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**Modelling & Simulation of Chemical Engineering Systems**

501 هعم : تمثيل الأنظمة الهندسية على الحاسب الآلى Department of Chemical Engineering King Saud University

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**LECTURE #3 Examples of Lumped Parameter Systems**

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**Last Lecture Conservation Laws; mass, momentum ,energy Assumptions**

Macroscopic & microscopic balances Transport rates Thermodynamic relations Phase Equilibrium Chemical kinetics Degree of Freedom Examples of Mathematical Models for Chemical Processes

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**Conservation Laws: General Form**

Conservation laws describe the variation of the amount of a “conserved quantity” within the system over time: (1.1)

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**Conserved Quantities Typical conserved quantities: Total mass (kg)**

Mass of an individual species (kg) Number of molecules/atoms (mol) Energy (J) Momentum (kg.m/s)

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**Example 1. Liquid Storage Tank **

Examples of Mathematical Models for Chemical Processes Lumped Parameter Systems Example 1. Liquid Storage Tank Our objective is to develop a model for the variations of the tank holdup, i.e. volume of the tank

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**Example 1. Liquid Storage Tank Assumptions**

Perfectly mixed (Lumped) density of the effluent is the same as that of tank content. Isothermal

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**Example 1. Liquid Storage Tank Model**

Rate of mass accumulation = Rate of mass in - rate of mass out

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**Example 1. Liquid Storage Tank Model**

Under isothermal conditions we assume that the density of the liquid is constant.

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**Example 1. Liquid Storage Tank Model Degree of Freedom**

Parameter of constant values: A Variables which values can be externally fixed (Forced variable): Ff Remaining variables: L and Fo Number of equations: 1 Number of remaining variables – Number of equations = 2 – 1 = 1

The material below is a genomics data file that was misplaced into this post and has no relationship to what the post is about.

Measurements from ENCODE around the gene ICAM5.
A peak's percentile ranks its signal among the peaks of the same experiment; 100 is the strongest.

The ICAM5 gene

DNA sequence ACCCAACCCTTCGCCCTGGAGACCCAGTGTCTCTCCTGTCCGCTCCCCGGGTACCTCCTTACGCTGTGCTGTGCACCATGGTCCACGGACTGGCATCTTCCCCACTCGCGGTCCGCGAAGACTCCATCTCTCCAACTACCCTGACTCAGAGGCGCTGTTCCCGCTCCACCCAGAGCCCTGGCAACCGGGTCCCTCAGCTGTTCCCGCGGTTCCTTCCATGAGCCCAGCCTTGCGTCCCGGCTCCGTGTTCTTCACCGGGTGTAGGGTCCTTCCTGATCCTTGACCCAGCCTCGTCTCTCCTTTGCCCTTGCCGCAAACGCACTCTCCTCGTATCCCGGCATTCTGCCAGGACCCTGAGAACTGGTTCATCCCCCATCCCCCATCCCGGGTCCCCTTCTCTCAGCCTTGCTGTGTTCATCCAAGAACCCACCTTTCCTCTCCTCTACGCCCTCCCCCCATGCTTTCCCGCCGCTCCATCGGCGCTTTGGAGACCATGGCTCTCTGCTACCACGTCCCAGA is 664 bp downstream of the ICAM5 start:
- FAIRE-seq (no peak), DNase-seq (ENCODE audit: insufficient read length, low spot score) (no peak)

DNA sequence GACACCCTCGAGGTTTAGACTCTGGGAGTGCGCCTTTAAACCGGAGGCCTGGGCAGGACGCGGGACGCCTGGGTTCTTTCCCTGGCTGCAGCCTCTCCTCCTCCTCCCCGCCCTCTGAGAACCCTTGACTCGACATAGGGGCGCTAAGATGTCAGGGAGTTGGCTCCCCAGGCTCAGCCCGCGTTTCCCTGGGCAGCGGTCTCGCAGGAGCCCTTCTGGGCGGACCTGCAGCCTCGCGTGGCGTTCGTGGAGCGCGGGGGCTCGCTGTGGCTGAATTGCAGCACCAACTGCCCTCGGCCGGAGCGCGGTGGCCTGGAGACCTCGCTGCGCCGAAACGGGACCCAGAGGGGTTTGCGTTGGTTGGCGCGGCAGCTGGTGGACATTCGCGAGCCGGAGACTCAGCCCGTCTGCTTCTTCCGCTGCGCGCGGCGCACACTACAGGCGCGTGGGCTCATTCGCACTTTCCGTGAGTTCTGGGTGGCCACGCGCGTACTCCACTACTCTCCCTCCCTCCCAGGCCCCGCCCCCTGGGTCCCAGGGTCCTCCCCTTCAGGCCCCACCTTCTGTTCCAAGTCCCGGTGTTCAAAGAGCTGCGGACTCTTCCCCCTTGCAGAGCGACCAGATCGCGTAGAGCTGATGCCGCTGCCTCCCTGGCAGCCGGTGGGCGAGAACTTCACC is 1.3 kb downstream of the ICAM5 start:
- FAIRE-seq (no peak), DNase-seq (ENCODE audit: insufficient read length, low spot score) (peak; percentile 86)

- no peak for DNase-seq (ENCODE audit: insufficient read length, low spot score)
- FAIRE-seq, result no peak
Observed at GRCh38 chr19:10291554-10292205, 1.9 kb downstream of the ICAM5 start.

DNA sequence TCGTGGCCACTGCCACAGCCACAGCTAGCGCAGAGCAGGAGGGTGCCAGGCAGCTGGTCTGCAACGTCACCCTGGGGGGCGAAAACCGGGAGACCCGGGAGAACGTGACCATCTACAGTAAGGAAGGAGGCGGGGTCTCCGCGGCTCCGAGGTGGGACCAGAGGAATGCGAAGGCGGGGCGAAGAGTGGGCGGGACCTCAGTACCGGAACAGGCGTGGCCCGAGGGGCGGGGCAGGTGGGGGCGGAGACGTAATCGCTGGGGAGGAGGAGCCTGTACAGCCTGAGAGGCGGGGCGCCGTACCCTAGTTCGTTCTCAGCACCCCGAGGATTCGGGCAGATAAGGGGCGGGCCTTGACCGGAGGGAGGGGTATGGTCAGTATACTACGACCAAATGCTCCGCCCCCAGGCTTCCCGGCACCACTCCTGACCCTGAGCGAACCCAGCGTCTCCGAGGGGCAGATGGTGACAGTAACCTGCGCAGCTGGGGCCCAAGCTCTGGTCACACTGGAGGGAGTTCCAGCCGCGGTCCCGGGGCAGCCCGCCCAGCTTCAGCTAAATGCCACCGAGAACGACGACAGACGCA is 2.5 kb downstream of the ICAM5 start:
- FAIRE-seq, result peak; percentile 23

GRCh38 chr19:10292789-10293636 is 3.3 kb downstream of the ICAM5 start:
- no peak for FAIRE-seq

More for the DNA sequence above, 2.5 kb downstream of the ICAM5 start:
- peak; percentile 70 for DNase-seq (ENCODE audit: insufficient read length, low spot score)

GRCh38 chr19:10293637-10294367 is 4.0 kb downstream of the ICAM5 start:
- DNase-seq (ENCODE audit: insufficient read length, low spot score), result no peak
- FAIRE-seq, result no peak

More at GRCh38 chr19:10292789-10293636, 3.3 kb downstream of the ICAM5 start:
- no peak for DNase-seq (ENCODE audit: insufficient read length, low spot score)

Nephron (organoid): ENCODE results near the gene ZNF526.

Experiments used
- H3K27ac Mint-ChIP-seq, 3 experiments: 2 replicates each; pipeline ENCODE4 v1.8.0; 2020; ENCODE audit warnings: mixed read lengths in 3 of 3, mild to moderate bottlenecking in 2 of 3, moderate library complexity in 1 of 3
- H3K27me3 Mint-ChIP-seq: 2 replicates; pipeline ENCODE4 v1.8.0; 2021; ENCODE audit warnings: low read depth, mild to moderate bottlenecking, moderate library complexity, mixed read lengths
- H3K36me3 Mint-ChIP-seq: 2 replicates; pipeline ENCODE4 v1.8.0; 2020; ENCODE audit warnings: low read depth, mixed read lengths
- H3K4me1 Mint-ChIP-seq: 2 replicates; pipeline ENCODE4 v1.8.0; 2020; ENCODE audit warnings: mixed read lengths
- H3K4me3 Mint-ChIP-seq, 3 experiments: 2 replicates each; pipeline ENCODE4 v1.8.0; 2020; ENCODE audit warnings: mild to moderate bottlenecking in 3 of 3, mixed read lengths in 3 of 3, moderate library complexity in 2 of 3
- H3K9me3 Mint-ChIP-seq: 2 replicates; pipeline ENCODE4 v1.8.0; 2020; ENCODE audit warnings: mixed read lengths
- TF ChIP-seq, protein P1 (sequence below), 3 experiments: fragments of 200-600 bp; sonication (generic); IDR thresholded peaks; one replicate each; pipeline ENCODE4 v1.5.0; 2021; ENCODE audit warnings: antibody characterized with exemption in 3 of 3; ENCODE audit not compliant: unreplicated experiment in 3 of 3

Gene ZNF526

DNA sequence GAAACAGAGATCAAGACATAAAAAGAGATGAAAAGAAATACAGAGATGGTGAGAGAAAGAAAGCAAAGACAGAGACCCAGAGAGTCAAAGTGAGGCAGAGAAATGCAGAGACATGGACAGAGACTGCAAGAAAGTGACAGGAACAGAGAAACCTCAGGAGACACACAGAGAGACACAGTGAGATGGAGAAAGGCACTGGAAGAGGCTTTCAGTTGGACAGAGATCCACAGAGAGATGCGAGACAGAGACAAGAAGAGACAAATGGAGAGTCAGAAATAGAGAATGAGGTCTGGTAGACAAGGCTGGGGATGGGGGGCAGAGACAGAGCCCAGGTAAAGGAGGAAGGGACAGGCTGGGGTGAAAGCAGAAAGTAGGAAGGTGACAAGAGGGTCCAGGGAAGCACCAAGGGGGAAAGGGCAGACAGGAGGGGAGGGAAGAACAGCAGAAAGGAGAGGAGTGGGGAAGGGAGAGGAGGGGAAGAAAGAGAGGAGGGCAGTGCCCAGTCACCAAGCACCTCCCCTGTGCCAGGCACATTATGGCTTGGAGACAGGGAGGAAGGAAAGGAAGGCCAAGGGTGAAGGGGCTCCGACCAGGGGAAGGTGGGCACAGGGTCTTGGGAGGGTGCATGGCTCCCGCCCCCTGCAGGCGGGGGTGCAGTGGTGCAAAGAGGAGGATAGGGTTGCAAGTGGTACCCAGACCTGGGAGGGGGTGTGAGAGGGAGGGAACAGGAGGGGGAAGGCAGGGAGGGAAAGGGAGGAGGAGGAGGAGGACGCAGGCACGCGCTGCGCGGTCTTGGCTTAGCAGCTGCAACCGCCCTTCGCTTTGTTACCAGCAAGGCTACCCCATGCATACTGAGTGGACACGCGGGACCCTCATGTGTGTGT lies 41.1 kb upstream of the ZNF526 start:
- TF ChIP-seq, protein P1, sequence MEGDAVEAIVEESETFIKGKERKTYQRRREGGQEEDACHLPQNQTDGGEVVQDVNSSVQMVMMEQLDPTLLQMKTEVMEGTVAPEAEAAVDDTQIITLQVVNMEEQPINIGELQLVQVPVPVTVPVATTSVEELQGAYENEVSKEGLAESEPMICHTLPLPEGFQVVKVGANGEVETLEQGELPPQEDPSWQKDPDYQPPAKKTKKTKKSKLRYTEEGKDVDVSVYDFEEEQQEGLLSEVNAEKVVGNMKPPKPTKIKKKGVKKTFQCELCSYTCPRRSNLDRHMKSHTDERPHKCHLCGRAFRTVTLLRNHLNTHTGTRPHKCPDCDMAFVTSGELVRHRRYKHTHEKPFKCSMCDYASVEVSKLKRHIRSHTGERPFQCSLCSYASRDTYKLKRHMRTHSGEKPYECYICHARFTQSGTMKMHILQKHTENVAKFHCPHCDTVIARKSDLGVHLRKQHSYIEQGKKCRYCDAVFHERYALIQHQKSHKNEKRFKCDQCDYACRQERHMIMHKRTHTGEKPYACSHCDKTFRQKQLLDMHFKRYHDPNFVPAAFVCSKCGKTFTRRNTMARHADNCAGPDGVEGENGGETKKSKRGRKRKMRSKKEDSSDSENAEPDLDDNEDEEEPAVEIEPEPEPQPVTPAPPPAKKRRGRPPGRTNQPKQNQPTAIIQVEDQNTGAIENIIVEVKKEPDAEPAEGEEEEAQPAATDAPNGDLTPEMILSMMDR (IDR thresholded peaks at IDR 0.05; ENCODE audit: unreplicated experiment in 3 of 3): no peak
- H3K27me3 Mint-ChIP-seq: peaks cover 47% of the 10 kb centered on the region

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**Example 2. Isothermal CSTR**

Our objective is to develop a model for the variation of the volume of the reactor and the concentration of species A and B. a liquid phase chemical reactions taking place:

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**Example 2. Isothermal CSTR : Assumptions**

Perfectly mixed Isothermal The reaction is assumed to be irreversible and of first order.

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**Example 2. Isothermal CSTR : Model**

Component balance Flow of moles of A in: Ff CAf Flow of moles of A out: Fo CAo Rate of accumulation: Rate of generation: -rV where r (moles/m3s) is the rate of reaction.

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**Example 2. Isothermal CSTR : Model**

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**Example 2. Isothermal CSTR : Degree of Freedom**

Parameter of constant values: A (Forced variable): Ff and CAf Remaining variables: V, Fo, and CA Number of equations: 2 The degree of freedom is f= 3 − 2 =1 The extra relation is obtained by the relation between the effluent flow Fo and the level in open loop

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**Example 3. CSTR Example A + B P**

Two streams are feeding the reactor. One concentrated feed with flow rate F1 (m3/s) and concentration CB1 (mole/m3) and another dilute stream with flow rate F2 (m3/s) and concentration CB2 (mole/m3). The effluent has flow rate Fo (m3/s) and concentration CB (mole/m3). The reactant A is assumed to be in excess. The reaction rate:

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**Assumptions: Isothermal, Constant density Total mass balance: **

Example 3. CSTR Example Assumptions: Isothermal, Constant density Total mass balance: Component B balance:

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**Example 4. Stirred Tank Heater**

The liquid enters the tank with a flow rate Ff (m3/s), density rf (kg/m3) and temperature Tf (K). It is heated with an external heat supply of temperature Tst (K), assumed constant. The effluent stream is of flow rate Fo (m3/s), density ro (kg/m3) and temperature T(K). Our objective is to model both the variation of liquid level and its temperature